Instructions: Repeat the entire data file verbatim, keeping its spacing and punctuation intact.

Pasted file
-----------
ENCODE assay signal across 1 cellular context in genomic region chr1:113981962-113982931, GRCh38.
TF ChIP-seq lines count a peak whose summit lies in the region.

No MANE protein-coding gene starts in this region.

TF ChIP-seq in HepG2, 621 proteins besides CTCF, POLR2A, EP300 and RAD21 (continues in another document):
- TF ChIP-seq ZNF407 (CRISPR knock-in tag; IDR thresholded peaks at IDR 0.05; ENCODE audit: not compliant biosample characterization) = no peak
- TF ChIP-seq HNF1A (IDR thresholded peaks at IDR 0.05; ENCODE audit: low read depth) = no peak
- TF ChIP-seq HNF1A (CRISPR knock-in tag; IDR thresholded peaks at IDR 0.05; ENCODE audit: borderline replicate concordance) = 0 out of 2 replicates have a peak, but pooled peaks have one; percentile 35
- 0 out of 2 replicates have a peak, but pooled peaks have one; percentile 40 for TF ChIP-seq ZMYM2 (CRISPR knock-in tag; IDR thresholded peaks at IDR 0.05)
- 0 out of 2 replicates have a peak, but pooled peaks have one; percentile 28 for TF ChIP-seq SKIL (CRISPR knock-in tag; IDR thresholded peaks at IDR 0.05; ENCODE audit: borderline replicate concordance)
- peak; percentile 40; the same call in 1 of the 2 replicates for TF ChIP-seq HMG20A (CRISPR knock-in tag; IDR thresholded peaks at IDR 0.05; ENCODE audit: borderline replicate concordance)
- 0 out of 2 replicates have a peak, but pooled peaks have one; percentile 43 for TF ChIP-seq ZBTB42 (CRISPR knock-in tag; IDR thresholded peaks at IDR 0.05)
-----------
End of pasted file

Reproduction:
ENCODE assay signal across 1 cellular context in genomic region chr1:113981962-113982931, GRCh38.
TF ChIP-seq lines count a peak whose summit lies in the region.

No MANE protein-coding gene starts in this region.

TF ChIP-seq in HepG2, 621 proteins besides CTCF, POLR2A, EP300 and RAD21 (continues in another document):
- TF ChIP-seq ZNF407 (CRISPR knock-in tag; IDR thresholded peaks at IDR 0.05; ENCODE audit: not compliant biosample characterization) = no peak
- TF ChIP-seq HNF1A (IDR thresholded peaks at IDR 0.05; ENCODE audit: low read depth) = no peak
- TF ChIP-seq HNF1A (CRISPR knock-in tag; IDR thresholded peaks at IDR 0.05; ENCODE audit: borderline replicate concordance) = 0 out of 2 replicates have a peak, but pooled peaks have one; percentile 35
- 0 out of 2 replicates have a peak, but pooled peaks have one; percentile 40 for TF ChIP-seq ZMYM2 (CRISPR knock-in tag; IDR thresholded peaks at IDR 0.05)
- 0 out of 2 replicates have a peak, but pooled peaks have one; percentile 28 for TF ChIP-seq SKIL (CRISPR knock-in tag; IDR thresholded peaks at IDR 0.05; ENCODE audit: borderline replicate concordance)
- peak; percentile 40; the same call in 1 of the 2 replicates for TF ChIP-seq HMG20A (CRISPR knock-in tag; IDR thresholded peaks at IDR 0.05; ENCODE audit: borderline replicate concordance)
- 0 out of 2 replicates have a peak, but pooled peaks have one; percentile 43 for TF ChIP-seq ZBTB42 (CRISPR knock-in tag; IDR thresholded peaks at IDR 0.05)